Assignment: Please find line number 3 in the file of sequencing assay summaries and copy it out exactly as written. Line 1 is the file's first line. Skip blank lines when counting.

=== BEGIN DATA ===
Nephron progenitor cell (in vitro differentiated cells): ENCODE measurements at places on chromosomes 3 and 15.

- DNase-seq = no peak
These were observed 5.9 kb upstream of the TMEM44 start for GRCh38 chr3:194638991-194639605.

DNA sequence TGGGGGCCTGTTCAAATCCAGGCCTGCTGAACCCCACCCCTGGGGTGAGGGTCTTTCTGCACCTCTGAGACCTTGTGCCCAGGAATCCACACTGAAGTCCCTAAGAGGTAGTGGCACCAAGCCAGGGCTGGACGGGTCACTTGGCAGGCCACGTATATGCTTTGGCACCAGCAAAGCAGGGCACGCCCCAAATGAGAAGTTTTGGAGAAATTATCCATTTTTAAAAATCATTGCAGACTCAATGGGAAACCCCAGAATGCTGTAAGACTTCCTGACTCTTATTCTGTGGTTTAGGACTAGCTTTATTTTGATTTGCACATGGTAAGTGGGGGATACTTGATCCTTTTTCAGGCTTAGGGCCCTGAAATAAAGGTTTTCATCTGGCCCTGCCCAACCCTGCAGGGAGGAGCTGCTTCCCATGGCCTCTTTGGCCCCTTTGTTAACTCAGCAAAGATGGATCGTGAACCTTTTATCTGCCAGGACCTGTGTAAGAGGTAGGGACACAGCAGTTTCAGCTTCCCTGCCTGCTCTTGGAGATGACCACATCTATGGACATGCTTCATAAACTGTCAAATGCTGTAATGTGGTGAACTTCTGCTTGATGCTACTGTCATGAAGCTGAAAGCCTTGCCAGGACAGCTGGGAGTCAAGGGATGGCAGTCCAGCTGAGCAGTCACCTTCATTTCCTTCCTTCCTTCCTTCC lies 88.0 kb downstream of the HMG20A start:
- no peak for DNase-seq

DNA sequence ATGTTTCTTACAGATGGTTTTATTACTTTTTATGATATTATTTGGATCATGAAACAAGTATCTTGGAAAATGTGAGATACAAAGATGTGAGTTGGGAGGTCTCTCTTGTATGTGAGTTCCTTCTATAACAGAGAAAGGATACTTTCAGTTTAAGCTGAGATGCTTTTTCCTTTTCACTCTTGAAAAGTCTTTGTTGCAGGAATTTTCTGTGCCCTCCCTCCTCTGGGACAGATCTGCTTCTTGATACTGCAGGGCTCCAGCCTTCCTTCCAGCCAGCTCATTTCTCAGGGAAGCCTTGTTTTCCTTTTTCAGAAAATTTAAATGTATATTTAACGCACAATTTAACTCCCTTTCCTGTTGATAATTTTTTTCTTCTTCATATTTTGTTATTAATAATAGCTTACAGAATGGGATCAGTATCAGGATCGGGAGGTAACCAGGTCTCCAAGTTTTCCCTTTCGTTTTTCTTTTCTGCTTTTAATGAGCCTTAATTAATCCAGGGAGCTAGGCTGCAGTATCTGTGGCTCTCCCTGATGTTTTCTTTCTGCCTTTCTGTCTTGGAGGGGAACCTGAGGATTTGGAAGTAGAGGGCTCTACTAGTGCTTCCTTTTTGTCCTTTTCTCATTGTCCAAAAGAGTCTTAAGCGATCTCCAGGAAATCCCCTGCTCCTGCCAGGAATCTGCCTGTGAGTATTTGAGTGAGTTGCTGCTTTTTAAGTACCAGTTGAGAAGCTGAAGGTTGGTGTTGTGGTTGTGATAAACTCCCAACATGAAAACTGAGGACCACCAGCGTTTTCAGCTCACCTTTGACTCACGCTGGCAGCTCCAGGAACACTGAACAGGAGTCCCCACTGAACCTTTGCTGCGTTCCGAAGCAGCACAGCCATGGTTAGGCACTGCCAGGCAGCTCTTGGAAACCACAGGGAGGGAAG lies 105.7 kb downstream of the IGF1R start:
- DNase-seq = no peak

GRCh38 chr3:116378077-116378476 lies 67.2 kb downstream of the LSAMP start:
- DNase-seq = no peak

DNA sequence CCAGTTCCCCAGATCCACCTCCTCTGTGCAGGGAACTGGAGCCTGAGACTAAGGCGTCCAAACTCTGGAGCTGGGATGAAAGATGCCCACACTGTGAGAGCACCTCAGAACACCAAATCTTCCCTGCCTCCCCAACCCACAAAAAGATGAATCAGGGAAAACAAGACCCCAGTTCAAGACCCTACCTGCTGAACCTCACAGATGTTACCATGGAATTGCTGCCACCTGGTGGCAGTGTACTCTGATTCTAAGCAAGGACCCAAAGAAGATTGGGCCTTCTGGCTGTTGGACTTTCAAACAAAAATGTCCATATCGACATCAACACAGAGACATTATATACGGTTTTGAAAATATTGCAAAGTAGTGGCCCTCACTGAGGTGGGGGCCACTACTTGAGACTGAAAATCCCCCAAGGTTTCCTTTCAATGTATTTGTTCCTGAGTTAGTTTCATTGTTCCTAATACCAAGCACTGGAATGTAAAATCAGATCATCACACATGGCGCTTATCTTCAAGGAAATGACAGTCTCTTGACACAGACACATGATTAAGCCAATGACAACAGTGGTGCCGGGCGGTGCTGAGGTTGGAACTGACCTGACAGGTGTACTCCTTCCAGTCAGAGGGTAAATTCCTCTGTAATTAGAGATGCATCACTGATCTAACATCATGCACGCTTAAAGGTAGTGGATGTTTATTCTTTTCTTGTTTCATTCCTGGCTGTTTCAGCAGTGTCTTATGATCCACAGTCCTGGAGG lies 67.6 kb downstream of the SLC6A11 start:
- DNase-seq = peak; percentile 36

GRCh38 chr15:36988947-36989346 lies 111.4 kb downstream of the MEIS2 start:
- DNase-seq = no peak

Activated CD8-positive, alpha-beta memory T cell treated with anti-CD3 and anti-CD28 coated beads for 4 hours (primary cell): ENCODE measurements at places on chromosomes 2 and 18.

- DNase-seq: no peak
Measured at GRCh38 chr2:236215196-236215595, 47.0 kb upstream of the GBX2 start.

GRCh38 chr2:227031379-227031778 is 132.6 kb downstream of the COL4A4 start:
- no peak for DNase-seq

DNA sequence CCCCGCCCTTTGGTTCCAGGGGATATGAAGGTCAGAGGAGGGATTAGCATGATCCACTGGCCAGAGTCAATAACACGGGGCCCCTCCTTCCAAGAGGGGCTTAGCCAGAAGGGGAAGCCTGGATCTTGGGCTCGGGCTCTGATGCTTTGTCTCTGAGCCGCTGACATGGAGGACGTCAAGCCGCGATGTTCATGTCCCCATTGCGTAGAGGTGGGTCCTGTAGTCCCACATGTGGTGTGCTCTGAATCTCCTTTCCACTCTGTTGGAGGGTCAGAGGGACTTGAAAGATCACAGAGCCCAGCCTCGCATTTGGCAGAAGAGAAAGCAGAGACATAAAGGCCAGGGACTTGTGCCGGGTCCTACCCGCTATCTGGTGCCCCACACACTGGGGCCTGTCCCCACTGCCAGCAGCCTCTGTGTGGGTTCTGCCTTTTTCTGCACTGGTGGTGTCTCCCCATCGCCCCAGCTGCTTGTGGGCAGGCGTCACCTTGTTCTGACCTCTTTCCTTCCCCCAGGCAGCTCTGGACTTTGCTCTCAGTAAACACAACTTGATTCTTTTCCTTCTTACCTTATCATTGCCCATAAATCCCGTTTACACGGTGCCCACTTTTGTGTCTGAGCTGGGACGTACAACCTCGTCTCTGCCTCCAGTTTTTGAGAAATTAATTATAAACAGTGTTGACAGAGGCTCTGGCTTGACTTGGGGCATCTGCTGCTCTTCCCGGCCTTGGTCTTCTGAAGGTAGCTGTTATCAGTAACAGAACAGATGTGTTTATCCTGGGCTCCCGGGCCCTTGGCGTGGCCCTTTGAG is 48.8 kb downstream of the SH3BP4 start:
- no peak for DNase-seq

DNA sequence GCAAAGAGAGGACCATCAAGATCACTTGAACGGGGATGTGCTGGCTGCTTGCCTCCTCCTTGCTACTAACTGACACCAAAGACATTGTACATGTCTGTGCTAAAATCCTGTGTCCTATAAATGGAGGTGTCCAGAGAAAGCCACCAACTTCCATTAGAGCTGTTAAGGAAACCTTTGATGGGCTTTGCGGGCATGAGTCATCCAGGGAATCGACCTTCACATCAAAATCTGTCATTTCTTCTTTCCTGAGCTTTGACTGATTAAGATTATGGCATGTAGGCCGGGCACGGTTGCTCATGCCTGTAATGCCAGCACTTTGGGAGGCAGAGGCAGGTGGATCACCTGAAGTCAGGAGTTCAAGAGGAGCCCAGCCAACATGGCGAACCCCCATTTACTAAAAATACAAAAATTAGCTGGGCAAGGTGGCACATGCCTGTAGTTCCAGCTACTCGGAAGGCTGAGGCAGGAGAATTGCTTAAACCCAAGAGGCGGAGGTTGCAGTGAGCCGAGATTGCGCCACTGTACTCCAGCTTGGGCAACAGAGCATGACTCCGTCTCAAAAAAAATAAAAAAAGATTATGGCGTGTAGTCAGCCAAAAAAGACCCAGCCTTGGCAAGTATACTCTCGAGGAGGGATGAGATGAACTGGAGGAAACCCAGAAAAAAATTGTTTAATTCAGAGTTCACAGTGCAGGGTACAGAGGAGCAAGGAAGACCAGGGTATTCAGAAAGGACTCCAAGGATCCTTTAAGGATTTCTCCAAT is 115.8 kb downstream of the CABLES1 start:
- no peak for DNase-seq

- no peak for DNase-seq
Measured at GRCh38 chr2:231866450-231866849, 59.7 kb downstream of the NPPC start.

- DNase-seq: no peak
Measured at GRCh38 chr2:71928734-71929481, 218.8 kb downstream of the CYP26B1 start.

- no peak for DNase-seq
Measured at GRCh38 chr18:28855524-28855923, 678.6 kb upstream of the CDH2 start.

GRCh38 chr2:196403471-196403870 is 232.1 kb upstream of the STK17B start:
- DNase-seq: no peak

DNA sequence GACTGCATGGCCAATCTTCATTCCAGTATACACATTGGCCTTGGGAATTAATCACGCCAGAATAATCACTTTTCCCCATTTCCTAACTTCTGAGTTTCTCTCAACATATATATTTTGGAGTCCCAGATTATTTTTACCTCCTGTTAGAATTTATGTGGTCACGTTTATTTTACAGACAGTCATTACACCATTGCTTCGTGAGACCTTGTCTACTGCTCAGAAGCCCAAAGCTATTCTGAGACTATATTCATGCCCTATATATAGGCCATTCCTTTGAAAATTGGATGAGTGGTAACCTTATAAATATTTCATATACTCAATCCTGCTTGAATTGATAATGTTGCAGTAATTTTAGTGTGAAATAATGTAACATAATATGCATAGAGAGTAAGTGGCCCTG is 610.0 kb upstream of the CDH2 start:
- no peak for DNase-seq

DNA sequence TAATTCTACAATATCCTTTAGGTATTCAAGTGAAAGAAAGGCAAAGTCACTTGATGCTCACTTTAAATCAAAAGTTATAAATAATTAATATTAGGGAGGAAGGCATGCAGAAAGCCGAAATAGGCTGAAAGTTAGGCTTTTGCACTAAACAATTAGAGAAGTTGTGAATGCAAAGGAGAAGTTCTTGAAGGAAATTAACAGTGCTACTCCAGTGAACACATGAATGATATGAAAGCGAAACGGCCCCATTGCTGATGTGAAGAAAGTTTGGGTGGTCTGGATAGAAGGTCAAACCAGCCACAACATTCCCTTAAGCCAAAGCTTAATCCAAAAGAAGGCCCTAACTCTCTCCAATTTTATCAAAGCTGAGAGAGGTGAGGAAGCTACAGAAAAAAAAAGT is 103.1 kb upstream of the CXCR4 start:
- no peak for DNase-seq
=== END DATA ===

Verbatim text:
These were observed 5.9 kb upstream of the TMEM44 start for GRCh38 chr3:194638991-194639605.